The way a non-serialized TV show is watched is sort of like the way many of us experience the collective body of work of a musician. We don’t experience it (most of the time anyway) in a linear way, from beginning to end; we come in at some point, become interested enough to find out more, and slowly get to know everything that person has done. A great episode of a favourite TV show, like a great song by a favourite artist, is one that jumps out and hits you as being better than the level of the person’s usual work (even if that usual level is very high). It is what you’ve come to expect from the work, and yet more than that. You were expecting the normal level of entertainment, and unexpectedly found that it was on a higher plane. That unexpectedness is what burns the experience into your memory.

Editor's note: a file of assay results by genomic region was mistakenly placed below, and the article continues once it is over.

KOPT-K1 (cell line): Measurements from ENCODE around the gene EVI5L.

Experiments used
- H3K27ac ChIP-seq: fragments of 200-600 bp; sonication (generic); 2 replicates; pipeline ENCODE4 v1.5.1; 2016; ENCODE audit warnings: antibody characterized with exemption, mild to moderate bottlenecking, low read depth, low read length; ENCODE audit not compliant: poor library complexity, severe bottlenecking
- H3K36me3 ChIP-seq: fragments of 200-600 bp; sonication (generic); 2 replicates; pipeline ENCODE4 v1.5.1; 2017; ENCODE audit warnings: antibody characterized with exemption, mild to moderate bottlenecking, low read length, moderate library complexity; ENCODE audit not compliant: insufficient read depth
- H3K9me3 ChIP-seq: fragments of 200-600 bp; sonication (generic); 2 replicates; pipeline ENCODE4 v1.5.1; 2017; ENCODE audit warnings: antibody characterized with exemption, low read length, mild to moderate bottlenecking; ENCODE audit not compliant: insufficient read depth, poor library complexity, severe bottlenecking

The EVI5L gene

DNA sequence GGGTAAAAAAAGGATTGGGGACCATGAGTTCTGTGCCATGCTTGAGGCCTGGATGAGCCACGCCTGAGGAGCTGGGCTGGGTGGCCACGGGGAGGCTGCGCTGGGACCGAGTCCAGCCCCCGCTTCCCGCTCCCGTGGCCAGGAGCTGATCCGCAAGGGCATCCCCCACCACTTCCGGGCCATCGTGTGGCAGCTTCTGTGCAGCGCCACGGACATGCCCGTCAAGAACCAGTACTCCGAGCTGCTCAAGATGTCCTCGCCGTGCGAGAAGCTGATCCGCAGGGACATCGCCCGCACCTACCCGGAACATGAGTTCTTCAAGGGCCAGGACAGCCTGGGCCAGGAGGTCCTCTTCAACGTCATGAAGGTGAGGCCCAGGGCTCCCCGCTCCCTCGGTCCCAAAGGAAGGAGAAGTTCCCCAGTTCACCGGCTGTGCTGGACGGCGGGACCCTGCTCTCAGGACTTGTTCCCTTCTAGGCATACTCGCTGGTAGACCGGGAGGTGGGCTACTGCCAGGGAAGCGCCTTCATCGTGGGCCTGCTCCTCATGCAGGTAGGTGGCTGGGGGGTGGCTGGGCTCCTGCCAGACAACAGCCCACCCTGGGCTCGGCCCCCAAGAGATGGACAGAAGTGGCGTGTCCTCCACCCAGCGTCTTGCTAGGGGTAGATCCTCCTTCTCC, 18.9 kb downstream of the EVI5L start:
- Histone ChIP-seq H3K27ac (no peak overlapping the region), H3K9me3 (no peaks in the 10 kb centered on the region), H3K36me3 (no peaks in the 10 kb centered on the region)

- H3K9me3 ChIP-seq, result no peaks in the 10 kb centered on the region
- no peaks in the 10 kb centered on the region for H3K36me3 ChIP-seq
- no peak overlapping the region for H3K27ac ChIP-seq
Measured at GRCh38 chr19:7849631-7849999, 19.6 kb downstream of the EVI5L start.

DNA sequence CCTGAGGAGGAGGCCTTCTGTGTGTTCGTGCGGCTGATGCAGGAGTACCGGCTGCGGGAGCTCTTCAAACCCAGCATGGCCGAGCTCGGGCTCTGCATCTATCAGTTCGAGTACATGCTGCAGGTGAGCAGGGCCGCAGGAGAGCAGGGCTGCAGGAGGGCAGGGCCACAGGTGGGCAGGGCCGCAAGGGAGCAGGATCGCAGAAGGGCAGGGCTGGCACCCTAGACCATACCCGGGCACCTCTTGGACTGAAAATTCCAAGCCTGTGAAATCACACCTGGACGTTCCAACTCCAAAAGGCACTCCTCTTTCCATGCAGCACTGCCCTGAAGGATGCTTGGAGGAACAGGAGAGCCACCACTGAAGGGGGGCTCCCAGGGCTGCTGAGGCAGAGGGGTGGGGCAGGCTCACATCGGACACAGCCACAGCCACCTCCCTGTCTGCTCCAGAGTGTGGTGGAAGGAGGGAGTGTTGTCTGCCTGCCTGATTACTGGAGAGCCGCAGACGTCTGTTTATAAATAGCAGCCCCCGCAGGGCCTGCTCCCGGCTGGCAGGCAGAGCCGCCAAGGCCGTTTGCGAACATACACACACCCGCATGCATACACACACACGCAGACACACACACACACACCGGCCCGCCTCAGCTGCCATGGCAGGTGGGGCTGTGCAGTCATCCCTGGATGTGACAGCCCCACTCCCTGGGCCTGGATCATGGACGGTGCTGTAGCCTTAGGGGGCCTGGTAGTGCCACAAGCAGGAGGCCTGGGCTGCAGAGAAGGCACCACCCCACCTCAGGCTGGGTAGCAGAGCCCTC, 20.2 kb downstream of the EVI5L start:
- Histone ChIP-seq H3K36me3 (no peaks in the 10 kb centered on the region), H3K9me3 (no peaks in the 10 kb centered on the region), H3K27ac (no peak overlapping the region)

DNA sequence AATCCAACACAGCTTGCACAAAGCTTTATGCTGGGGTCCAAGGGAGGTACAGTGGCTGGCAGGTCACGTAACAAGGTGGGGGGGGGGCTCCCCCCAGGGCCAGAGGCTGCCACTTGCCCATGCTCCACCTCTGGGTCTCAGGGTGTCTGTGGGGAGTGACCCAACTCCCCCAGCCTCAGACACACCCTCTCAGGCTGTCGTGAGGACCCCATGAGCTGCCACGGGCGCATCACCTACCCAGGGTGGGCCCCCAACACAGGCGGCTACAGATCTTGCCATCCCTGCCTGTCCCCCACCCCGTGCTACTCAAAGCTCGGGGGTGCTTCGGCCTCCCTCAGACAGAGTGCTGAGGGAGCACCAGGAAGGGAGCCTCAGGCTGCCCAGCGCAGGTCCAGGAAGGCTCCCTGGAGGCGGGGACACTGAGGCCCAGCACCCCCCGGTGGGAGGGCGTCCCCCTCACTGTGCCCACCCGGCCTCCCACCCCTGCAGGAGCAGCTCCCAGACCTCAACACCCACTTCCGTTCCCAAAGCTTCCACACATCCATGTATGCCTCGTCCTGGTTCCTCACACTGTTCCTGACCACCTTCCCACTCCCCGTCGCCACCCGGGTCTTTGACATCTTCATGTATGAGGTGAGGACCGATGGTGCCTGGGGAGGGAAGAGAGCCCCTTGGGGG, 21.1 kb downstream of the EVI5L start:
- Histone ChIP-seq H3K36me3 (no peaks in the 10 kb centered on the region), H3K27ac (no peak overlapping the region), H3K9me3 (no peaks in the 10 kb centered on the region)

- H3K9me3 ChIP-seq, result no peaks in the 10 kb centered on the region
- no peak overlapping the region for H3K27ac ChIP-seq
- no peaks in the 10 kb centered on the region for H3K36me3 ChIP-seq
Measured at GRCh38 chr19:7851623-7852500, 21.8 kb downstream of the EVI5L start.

Often the unexpected element comes from the subject matter, which is why many of the most famous TV episodes of all time are typical of the show in style but not in subject matter: “Chuckles Bites the Dust” is a typical David Lloyd-scripted Mary Tyler Moore episode except it’s about death; “Sammy’s Visit” is a typical All in the Family except it’s the only one with a celebrity guest as himself; “The Contest” would be a normal Seinfeld episode except that the subject had never been dealt with on a sitcom before. Other times, the episode isn’t anything unusual, it just seems to raise the usual approach of the show to a special level of perfection. The “Gone With the Wind” spoof on Carol Burnett, and the curtains bit in particular, is a famous TV moment I never quite got, because I’d already heard too much about it before I watched it. But to a regular viewer of that show, that moment stood out as being a particularly perfect example of what the show was trying to do.